If Chelsea Carey wins the right to represent Canada at the 2014 Winter Olympics, she will need to do something no other Canadian women's skip has ever done before -- win the Trials before winning her own province.
All four of the previous women's skips to represent Canada since curling became a full medal sport in 1998 had plenty of national experience before they won the Trials: Cheryl Bernard skipped three Alberta champions before she won the 2009 Trials; Shannon Kleibrink was a two-time Alberta champion before she won the 2005 Trials; Kelley Law had played in six national Scotties and even won a Canadian title the year before she won the 2001 Trials; and Sandra Schmirler was already a three-time world champion when she won the 1997 Trials in Brandon.
In contrast, Carey is probably best known for her heartbreaking losses in provincial women's finals in recent years, which have overshadowed some very strong play on the women's cash circuit.
Carey says she's hoping to prove at the Tim Hortons Roar of the Rings at the MTS Centre, Dec. 1-8, that a curling team is more than the sum of their provincial championships.
"Just because you haven't won provincials doesn't mean you haven't had success or big tests," says Carey. "There's a lot of other big bonspiels that test you. We've had to win some big events and have some success in those big Slam events to get to the Trials.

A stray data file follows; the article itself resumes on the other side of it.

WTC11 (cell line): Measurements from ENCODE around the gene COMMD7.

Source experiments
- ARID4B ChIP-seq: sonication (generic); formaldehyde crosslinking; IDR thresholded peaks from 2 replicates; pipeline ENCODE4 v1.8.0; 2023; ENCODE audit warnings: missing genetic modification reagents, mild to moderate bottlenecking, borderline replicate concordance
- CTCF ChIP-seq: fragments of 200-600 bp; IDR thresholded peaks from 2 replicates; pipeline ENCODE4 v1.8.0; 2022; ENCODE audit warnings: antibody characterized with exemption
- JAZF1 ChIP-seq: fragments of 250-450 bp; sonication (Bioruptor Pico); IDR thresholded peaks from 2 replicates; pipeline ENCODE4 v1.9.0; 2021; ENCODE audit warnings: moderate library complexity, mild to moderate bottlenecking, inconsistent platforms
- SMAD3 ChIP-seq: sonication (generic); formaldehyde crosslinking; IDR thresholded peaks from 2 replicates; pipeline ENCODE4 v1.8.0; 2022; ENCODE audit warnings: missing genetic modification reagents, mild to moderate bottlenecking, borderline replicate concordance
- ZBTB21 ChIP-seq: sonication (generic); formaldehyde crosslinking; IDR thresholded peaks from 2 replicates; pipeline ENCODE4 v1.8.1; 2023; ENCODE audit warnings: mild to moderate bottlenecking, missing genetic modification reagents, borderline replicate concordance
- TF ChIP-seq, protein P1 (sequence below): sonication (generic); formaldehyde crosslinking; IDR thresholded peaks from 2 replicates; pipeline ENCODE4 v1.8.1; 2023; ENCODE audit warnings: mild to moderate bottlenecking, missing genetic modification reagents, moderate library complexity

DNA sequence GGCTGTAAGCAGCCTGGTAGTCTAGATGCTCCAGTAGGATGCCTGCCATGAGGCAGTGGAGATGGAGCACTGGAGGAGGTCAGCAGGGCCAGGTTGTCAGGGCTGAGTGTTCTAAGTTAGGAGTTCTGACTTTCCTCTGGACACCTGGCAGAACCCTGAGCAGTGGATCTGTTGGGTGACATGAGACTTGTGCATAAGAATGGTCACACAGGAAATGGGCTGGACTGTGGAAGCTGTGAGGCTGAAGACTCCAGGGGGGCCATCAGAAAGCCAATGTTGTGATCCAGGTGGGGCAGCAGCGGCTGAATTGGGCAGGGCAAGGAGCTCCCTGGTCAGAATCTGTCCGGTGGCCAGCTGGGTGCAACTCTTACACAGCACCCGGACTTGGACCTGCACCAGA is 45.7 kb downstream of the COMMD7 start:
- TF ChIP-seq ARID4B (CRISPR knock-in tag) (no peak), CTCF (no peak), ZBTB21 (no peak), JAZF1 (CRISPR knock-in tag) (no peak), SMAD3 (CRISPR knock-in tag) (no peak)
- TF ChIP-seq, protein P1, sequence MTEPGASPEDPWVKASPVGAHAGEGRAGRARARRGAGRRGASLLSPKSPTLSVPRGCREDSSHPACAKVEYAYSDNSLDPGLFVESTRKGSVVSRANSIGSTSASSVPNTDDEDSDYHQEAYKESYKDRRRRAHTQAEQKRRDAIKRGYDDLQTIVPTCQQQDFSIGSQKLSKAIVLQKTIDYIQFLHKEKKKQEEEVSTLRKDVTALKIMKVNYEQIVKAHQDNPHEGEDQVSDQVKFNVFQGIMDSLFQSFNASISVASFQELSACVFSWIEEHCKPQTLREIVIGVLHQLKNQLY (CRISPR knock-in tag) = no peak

"I know everyone thinks that provincials is the only comparison, but I really don't agree with that. The Scotties isn't in any bigger arenas than the Slams -- probably smaller for the most part."
And Carey also thinks her team shares something else important with some previous underdog Trials winners, like Kleibrink and Bernard.
"Really, there have been very few favourites that have ever won the Trials," says Carey. "It has traditionally been a dark horse's bonspiel. The favourites have four years for the pressure to build, while the underdogs can come in and just be loose. That's really been the Trials thing."